Instead, take inspiration from your competitors and improve your own products and business modules. For example, if you see a private label product that a competitor is selling, you shouldn’t copy it unless you can do it better, cheaper, or put your own spin on it. If you cannot give a product a unique added value, it won’t benefit you to produce it yourself.
Invert their model to reach untapped markets
While it is easy to follow trends, you can provide something new in every area of your business using a simple invert model. Figure out what your competitors are doing and then rather than following the trend, go against it. If the trend is for cheap plastic versions of a product, offer high quality versions at a premium price. Figure out what your market is doing, and do something different.
Add convenience with All-In-One
People will pay for convenience. Many e-commerce businesses would benefit from reviewing their industry and consolidating all the products that consumers typically buy together. For example, if your competitors sell complementary products, consider adding them to your own inventory so you can offer everything a customer needs in one place.
Learn how to stand out from competitors
E-commerce typically creates a great deal of product overlap, which causes an abundance of choice. Even shopping on Amazon and eBay, the average consumer can find dozens of sellers for popular brands and generic items. This creates confusion, difficulty in making a purchase, and can slow the buying cycle down, because consumers must take the time to decide which store is the best. This is especially pertinent when selling branded items that have no real differences.
By copying your competitors, you give yourself a competitive advantage that you can use to add more to the product or service, so that you stand out. You can achieve this through consolidation by offering more products or packaged deals. You can also work to shrink the market by offering more and better value for the money, so that customers are forced to choose you to get the best deal.
What to do when others copy you
Competitor research is a smart, common business practice. So if you’re doing well, don’t be surprised when others start copying you.
This can be offensive, hurt your sales, and endanger your business success. If it happens, adjust your brand strategy to combat it.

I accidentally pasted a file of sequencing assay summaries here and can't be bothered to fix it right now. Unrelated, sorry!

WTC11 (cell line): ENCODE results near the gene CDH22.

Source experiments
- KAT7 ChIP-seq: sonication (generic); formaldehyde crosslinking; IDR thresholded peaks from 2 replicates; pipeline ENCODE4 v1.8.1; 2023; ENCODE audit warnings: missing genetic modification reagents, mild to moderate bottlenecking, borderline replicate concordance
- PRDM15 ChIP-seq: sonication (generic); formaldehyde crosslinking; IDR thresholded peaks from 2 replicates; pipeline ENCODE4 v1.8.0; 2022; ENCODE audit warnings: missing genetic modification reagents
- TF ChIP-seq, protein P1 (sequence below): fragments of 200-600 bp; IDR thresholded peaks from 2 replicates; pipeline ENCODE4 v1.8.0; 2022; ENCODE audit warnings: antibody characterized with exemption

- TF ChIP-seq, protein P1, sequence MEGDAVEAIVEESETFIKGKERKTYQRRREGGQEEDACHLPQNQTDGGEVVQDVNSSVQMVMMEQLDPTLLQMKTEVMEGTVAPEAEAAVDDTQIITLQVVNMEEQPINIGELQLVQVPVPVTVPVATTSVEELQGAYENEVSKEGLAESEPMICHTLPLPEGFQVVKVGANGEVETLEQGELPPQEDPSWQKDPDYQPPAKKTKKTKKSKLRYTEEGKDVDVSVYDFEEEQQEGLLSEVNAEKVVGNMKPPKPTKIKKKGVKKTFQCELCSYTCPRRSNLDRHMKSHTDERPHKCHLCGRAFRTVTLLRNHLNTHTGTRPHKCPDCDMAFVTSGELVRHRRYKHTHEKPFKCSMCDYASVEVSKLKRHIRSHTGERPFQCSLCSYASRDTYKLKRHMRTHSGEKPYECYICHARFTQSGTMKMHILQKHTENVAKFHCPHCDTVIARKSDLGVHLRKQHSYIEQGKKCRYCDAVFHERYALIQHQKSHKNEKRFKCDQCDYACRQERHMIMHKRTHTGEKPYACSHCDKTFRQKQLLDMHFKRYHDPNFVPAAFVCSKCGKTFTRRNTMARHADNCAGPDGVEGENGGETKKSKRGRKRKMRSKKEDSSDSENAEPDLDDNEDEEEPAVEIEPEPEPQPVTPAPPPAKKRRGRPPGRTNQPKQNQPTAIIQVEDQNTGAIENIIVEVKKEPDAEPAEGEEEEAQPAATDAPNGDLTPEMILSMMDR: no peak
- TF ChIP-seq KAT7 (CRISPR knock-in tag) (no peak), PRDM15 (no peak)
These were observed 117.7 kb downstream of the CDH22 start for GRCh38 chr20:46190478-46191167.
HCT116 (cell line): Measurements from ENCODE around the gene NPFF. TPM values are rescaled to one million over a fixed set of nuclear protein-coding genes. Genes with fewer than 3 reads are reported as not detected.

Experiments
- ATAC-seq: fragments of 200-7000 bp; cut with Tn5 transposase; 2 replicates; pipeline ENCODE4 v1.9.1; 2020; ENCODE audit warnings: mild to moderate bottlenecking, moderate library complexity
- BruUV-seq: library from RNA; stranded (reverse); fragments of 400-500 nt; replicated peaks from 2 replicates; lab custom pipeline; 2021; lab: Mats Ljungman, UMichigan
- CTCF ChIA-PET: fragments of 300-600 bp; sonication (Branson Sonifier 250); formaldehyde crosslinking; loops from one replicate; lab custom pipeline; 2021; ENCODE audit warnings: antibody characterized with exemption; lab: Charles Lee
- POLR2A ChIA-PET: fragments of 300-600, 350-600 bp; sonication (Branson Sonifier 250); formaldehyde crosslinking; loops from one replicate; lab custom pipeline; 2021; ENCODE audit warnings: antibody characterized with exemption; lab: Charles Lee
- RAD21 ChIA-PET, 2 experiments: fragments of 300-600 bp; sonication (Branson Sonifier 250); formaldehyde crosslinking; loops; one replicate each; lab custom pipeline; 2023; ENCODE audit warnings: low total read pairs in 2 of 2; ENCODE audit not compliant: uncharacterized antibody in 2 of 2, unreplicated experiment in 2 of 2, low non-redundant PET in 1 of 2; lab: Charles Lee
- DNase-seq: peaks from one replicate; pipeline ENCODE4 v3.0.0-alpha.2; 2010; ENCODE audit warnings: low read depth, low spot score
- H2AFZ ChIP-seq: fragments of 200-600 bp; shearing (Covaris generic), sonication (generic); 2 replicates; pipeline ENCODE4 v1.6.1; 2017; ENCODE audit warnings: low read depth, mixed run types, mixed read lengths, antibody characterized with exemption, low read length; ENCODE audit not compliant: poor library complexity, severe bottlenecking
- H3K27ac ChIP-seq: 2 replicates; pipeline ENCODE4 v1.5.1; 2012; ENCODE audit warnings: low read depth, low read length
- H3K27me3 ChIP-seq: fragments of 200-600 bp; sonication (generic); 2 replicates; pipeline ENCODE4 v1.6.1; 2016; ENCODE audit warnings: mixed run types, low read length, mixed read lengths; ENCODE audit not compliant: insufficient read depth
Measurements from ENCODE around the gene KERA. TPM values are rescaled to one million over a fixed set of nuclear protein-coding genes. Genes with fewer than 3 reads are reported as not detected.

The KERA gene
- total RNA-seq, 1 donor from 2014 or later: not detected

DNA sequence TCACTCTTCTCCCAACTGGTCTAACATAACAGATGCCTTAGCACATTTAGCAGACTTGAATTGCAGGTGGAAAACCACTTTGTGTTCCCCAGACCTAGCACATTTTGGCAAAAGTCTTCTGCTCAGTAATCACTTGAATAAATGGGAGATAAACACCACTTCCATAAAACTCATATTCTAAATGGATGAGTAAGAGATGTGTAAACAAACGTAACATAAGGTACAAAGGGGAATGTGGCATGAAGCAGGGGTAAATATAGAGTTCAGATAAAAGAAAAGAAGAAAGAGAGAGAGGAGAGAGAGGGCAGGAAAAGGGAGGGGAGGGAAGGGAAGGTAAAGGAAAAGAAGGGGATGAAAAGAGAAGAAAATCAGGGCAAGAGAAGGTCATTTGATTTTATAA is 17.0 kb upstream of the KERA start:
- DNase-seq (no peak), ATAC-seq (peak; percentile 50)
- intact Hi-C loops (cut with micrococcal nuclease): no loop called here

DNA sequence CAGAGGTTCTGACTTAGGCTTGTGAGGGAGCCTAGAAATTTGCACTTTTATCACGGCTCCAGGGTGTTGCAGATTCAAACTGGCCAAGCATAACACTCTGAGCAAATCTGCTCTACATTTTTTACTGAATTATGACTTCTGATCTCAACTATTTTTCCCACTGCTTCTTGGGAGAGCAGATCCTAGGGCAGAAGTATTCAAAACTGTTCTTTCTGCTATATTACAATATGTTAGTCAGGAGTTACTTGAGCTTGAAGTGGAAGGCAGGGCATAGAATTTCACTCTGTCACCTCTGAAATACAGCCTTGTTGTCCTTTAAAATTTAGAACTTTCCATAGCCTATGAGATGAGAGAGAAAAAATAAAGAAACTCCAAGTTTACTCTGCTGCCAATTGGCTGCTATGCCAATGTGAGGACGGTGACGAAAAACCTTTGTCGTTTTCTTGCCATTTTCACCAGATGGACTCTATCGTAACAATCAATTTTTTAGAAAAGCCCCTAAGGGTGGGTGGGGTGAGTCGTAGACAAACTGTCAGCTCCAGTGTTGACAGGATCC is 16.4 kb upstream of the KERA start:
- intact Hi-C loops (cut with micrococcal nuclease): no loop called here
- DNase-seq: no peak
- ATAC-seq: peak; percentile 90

Offer value, not price
Offering the lowest price may win you bidding wars, but it isn’t a long-term strategy unless your only goal is to introduce customers to your brand with a small purchase. Innovation and technology is developing so quickly that there will always be a cheaper option out there.
Instead, focus on offering the best value for money. If you’re selling branded products, choose a reasonable price and try to make it competitive by bundling items. If you’re selling private label products, underpromise and overdeliver by giving customers more than they think they are paying for. Delivering on every promise will put you on top.
If you can’t lead the way with value or price, you can lead the way with new ideas and products, or distribution. Innovation can be as simple as creating packaged deals for products that you know consumers typically buy together, or as complex as creating your own private label product to address the concerns you see in reviews on your and competitor products. If you’re always working towards something new, you will be difficult to emulate.
Put the customers first
E-commerce shoppers value quality service to the point where 57% of consumers spend more with companies that offer better customer service. At the same time, only 7% of consumers found that customer service exceeded their expectations. By providing great customer service, you add value to your brand, increase your customer lifespan, and potentially make more money. Great customer service also helps you to stand out against competitors.
Understanding your competitors, what they do, and why they do it can be extremely valuable to businesses of all sizes. By understanding what your market is doing, you can make decisions to copy the best parts of it, while moving your brand in a new direction so that you stand out from the crowd. And, if you’re offering everything that your competitors do in a more attractive package, you will naturally dominate the market.